Rev. Dr. Paul Douglas Walfall writes that Emancipation Day may be inconvenient for some, but it’s essential for us all to commemorate.
History is told not to make us comfortable; if history does not lead to reflection and analysis, we have not been told history. Much has been said in the past few days about the need to better know the complete history of Canada. It has become patently clear that there are parts of our country’s history that are either not known or are scarcely known. There are parts of the history of Canada that are painful to recall. It seems that these parts are inconvenient to remember and consequently are not spoken about. That which is not talked about becomes forgotten or unknown. The commemoration of Emancipation on August 1 is one of those inconvenient parts of our history.
Emancipation is inconvenient primarily because if we are to commemorate it, we must acknowledge that chattel slavery of Black people occurred in this land. In addition, this piece of history is inconvenient because it goes against what we have taught about Canada. Canada has been known as the "free north"; the last station on the “Underground Railroad,” the place that welcomed the enslaved who fled from the United States. It is therefore inconceivable that the place that offered freedom to the enslaved could be the place that also had enslaved people. Yet it is accurate, and this is part of our history we must come to terms with.
The commemoration of Emancipation is also inconvenient because it disturbs the traditions and customs that have developed in Canada over the years. If you were to use the search online for a reason for a public holiday on August 1, it is intriguing the answer that you would get. The names by which the day is known varies across Canada. It's called Regatta Day in Newfoundland, Terry Fox Day in Manitoba, Saskatchewan Day in Saskatchewan, British Columbia Day in British Columbia, Natal Day in Nova Scotia and Prince Edward Island, Simcoe Day in Toronto, New Brunswick Day in New Brunswick, Colonel By Day in Ottawa, Heritage Day in Alberta and Joseph Brant Day in Burlington, Ontario. As well, it is called Benjamin Vaughan day in the City of Vaughan, Ontario. For many it is simply Civic Holiday.
While in some places, primarily in Ontario, there is a celebration of Emancipation, it is not a widely held celebration in Canada. Given the entrenched celebrations already occurring, it is little wonder that it would be inconvenient to add another understanding to the day. This came clear to me at a recent meeting of my Regional Council. When a proposal came forward to ask that August 1 is observed as Emancipation Day in The United Church of Canada, it was met with many questions. Some questioned why this could not be done in February, during Black History Month. For some, it would seem convenient to have the commemoration of anything associated with Black people confined to one month of the year. Anything outside of February is simply inconvenient.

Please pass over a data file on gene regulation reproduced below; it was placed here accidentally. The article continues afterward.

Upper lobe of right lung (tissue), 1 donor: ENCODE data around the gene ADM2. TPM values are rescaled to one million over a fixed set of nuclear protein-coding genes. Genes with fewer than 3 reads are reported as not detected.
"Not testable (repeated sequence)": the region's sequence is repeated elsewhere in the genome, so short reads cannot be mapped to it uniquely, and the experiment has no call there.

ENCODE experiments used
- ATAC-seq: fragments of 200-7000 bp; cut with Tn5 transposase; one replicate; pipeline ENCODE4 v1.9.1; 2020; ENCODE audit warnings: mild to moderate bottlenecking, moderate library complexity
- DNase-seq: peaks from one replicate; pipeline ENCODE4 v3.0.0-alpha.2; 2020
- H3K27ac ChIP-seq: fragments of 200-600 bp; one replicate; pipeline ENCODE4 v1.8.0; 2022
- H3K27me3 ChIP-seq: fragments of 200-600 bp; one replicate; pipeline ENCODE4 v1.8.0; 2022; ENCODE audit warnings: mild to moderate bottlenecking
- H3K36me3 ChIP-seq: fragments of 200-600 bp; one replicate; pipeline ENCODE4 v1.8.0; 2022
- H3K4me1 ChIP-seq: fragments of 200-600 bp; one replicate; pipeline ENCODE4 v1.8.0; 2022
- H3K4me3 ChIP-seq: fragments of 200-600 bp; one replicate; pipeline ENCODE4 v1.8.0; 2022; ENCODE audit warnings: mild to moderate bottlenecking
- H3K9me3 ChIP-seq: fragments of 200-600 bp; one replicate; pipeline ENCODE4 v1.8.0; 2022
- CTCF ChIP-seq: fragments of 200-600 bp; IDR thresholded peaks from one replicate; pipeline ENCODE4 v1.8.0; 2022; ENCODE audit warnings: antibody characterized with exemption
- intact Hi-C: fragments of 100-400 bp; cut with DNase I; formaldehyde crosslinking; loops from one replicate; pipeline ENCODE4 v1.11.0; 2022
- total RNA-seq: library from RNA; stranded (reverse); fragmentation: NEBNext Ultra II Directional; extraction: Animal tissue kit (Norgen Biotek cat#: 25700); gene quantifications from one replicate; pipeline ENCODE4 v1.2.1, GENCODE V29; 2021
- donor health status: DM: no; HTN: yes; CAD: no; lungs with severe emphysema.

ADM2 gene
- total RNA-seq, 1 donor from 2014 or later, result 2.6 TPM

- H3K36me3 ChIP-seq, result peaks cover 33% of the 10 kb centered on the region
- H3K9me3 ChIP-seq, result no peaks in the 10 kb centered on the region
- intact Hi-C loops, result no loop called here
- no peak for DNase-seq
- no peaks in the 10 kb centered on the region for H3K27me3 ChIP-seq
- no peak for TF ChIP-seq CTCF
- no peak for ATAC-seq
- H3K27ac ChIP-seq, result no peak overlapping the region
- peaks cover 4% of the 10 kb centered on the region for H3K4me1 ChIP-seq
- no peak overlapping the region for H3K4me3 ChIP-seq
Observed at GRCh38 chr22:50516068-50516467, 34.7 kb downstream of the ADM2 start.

Yet to stay on the side of convenience is to stay in a place that defies the truth. The truth is that there was chattel slavery in what became known as Canada. At that time, the truth is that 1) we were part of the British Empire, 2) on August 1, 1834, slavery was abolished and made illegal in the British Empire, and 3) because of Emancipation, no one can legally own another human being in Canada. Therefore, the abolition of slavery was an essential signpost in the history of human rights in this land and became a foundation for other movements for respect and human rights. To believe, therefore, that Emancipation Day is essential only for Black people is both shortsighted and wrong. The event's implications stretch far beyond Black people and touch the very heart of what it means to live in a free society.
The American philosopher George Santayana said, “Those who cannot remember the past are condemned to repeat it." Suppose the commemoration of Emancipation Day continues to be an inconvenient observance for us in Canada. In that case, it stands to reason that we as a society run the risk of once again subjecting persons to other actions of dehumanization. It is for this reason primarily why it cannot remain an inconvenience, and it should be commemorated and acknowledged.
—Rev. Dr. Paul Douglas Walfall is the minister of the Fort Saskatchewan Community of Faith in the Northern Spirit Regional Council.
The views contained within these blogs are personal and do not necessarily reflect those of The United Church of Canada.